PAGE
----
The most striking new feature to grace this generation of GL boards is the addition of a matrix to the console's master section. On the 2400, there are four matrix outputs that appear on balanced 1/4-inch jacks. There is also a line level input on each matrix for adding external sources like ambience or an "amen" signal for church recordings made from an FOH console. These external in jacks are normalled in a way that allows the user to add one source to all matrices or a stereo source to the pairs of matrices. In a cool twist, this signal can be derived from the mic output of one of the stereo channels (while not interfering with the line inputs on that channel strip).

The master section of the board is also home to a number of LED displays (dual 12-step for mains and a four-step for each master fader), a talkback system, two-track attenuation and routing controls, headphone controls, and a tone/pink noise generator.

In Use

Wow, the bar has definitely been raised for small/medium format analog consoles. The GL2400 is a remarkably well-designed desk. Its level of utility exceeds my "top-of-the-line" medium format analog board (which costs more than double the GL2400-24 $1,999). In fact, I have never seen a board this comprehensive in this price range or in such a small package - regardless of brand.

My first use of the GL2400 was with a large variety band. The board was quickly up to speed running FOH with an aux fed sub, two effects sends, and three monitor mixes. Headroom was excellent and the mic preamps sound very clean. While all the switches and connectors seem very sturdy, the faders feel lightweight with a grainy travel sensation. In the past I was frustrated using some GL series boards for the 'one or the other' method of utilizing auxes or groups. That is no longer a concern as this desk has true dual functionality. The matrix is a very welcome addition that adds flexibility and I found the tone generator and the individual polarity switches to be assets too. Having direct outs on all the mono channels is a boon to multitrack recording or feeding an Aviom-style personal monitoring system. I love the fact that you can alter the signal chain by way of the internal mechanical jumper system. It should be noted that the GL2400 has provisions for an external backup power supply and linkage to other A&H consoles.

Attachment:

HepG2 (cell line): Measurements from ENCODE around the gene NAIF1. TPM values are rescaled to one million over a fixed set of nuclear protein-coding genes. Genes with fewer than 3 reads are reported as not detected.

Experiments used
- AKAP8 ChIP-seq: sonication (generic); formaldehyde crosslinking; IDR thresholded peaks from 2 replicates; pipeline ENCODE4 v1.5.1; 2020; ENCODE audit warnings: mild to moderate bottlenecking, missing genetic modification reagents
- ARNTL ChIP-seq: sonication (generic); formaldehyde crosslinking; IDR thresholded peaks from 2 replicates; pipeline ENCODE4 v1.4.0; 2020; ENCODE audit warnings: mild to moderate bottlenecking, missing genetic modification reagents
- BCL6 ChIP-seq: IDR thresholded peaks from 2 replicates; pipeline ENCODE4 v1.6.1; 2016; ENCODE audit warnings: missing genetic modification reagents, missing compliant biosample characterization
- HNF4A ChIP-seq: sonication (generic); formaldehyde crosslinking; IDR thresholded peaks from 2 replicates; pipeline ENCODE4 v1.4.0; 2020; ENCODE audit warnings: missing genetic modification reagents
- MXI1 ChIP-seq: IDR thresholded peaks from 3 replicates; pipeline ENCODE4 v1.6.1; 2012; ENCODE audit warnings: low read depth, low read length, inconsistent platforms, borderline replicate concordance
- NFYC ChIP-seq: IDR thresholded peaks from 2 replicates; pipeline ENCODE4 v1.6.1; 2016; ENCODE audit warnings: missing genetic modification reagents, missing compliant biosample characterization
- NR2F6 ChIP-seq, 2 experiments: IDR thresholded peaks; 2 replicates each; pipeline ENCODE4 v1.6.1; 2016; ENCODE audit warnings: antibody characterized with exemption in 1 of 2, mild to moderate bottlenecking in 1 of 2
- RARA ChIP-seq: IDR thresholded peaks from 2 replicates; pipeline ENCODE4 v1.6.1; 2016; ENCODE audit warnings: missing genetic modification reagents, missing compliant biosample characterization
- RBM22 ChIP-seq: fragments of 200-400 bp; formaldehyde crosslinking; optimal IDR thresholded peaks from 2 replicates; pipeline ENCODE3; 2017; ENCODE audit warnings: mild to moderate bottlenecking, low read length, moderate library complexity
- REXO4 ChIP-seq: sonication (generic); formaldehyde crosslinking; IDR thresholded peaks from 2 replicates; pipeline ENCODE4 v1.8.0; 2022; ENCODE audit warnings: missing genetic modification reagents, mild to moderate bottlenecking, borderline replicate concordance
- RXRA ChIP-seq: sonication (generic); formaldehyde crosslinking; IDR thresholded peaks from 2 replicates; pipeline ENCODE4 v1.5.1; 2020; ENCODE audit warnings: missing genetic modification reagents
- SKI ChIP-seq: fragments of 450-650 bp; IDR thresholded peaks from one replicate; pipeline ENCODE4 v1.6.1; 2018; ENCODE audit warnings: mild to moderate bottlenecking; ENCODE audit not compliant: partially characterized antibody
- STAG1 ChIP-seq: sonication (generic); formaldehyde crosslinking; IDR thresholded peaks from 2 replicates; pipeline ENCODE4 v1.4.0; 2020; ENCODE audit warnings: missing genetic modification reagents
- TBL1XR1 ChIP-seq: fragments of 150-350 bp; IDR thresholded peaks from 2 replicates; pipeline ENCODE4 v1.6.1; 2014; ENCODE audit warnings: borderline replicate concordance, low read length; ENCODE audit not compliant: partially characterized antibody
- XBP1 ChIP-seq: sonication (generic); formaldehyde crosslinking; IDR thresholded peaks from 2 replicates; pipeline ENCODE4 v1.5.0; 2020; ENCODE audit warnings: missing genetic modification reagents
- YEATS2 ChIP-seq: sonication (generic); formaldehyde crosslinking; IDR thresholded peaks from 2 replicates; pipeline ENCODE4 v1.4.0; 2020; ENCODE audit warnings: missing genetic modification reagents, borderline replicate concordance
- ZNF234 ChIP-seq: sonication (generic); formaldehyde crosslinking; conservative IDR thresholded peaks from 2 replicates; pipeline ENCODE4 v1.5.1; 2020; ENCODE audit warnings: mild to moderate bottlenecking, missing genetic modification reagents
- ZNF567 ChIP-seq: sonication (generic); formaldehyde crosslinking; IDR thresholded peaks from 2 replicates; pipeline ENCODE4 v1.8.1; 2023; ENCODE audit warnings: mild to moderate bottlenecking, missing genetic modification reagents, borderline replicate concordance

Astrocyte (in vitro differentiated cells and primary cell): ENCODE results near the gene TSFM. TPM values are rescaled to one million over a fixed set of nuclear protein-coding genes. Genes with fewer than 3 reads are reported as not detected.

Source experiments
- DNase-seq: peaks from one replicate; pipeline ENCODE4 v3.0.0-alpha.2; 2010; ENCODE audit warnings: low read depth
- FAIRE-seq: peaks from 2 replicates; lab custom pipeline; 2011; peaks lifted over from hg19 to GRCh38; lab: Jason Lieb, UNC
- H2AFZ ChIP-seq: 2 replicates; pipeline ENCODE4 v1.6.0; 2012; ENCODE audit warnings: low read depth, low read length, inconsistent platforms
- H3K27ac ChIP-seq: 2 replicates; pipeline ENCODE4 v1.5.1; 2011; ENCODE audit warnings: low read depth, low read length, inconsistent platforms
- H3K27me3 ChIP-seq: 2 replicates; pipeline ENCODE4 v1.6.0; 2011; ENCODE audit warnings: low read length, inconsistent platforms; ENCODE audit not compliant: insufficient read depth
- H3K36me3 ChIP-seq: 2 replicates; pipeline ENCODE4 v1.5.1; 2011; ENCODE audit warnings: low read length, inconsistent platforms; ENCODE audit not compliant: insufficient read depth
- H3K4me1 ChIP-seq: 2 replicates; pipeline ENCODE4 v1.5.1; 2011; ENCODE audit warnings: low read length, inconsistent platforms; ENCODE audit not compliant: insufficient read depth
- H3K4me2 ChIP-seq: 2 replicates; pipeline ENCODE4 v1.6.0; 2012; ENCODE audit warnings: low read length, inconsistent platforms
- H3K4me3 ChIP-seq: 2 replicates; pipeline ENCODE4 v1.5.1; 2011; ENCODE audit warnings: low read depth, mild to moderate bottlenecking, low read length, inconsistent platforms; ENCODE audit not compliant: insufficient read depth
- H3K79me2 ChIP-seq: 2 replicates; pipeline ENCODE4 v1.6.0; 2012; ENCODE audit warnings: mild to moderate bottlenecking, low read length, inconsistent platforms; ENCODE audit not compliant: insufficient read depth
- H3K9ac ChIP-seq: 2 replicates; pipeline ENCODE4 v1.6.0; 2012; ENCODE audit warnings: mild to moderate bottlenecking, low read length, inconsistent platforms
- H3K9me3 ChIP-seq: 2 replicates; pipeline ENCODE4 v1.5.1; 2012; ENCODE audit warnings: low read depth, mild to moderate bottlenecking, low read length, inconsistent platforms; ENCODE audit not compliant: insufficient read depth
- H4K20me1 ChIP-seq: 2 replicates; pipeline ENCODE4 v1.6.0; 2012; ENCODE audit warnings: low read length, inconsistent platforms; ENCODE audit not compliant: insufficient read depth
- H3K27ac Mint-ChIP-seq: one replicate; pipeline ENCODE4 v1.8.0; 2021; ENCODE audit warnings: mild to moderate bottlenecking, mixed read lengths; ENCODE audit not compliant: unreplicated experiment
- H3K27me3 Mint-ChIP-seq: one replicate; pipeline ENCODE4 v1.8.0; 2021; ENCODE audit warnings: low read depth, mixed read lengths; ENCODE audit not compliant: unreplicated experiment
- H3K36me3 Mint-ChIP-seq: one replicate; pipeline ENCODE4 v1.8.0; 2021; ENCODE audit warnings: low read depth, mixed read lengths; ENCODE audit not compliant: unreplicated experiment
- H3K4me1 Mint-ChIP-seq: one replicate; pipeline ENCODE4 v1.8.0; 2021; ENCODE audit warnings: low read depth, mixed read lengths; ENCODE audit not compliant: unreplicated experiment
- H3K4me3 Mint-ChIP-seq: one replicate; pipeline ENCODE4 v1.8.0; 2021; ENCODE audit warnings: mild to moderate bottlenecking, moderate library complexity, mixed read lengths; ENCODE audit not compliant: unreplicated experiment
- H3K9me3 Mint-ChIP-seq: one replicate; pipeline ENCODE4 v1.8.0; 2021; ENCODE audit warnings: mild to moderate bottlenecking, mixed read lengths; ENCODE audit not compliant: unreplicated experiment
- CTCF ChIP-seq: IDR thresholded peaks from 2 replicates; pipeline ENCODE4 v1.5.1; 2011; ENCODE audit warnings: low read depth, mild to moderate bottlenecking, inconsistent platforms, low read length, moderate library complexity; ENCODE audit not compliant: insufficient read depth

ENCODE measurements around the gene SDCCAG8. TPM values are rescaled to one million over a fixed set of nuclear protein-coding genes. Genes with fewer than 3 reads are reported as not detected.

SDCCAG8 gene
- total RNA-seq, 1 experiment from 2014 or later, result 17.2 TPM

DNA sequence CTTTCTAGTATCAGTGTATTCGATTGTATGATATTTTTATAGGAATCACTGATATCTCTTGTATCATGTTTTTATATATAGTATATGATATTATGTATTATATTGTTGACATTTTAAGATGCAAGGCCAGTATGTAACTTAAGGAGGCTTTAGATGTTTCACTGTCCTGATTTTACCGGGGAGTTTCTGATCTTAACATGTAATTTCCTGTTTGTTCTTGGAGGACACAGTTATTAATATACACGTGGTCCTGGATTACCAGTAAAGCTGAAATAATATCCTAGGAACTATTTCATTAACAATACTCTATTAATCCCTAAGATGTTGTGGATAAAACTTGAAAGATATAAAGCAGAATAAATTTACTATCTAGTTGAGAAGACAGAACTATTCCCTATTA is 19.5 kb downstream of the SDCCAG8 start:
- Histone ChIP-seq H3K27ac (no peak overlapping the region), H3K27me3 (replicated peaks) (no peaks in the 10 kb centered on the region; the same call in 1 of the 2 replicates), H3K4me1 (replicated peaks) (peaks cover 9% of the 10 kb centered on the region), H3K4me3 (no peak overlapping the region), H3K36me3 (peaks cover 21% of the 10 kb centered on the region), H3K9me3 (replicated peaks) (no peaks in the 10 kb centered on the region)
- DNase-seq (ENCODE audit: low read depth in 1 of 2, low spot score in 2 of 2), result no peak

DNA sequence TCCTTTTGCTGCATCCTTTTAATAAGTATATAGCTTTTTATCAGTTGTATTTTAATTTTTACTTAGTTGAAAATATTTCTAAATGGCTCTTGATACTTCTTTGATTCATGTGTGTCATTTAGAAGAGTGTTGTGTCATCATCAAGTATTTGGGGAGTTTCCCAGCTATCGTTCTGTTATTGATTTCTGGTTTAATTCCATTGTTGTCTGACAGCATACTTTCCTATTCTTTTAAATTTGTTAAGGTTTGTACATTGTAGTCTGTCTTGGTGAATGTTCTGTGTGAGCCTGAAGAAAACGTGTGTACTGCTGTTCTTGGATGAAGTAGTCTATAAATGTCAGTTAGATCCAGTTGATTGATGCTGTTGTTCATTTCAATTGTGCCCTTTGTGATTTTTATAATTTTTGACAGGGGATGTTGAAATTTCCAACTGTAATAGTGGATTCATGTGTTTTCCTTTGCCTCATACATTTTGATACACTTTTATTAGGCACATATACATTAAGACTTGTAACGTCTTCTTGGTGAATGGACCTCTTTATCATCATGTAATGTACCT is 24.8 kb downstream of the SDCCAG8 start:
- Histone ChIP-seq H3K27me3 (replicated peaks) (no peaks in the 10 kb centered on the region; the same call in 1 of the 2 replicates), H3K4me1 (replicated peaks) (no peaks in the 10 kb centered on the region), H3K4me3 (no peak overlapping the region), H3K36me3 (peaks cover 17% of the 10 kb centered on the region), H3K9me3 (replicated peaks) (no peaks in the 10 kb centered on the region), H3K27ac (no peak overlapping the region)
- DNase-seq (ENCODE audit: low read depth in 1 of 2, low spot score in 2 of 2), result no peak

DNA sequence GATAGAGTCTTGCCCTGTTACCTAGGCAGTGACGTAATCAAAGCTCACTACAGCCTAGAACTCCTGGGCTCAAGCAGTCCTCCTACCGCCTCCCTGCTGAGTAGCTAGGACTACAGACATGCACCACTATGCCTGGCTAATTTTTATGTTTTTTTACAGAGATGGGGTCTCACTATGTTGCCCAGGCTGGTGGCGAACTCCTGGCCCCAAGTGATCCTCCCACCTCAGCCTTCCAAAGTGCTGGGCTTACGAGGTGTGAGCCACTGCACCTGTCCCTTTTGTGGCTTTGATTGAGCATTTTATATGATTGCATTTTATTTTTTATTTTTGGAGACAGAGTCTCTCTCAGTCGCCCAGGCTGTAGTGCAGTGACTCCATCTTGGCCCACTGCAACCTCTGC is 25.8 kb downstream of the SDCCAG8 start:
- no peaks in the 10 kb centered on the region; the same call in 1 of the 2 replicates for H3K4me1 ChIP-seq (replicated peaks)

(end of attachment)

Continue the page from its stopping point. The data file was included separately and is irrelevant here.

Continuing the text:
On the downside, I noticed that the board has an internal cooling fan that generates an audible tone-- possibly confused for a distant feedback cycle. Also, given the attention to detail and function of this board, I was very disappointed to see the aux master outputs appear as TRS connectors.


Analog is alive and well! If the GL2400 proves to be as durable as its predecessors, it is destined for widespread acceptance. Given its size and price, it is an amazingly comprehensive board that will be perfectly suited to worship houses, nightclubs and small sound companies like mine (where a board might be used for FOH one night and monitors the next). It is easy to use and powerful - a must for analog boards to continue in this digital era.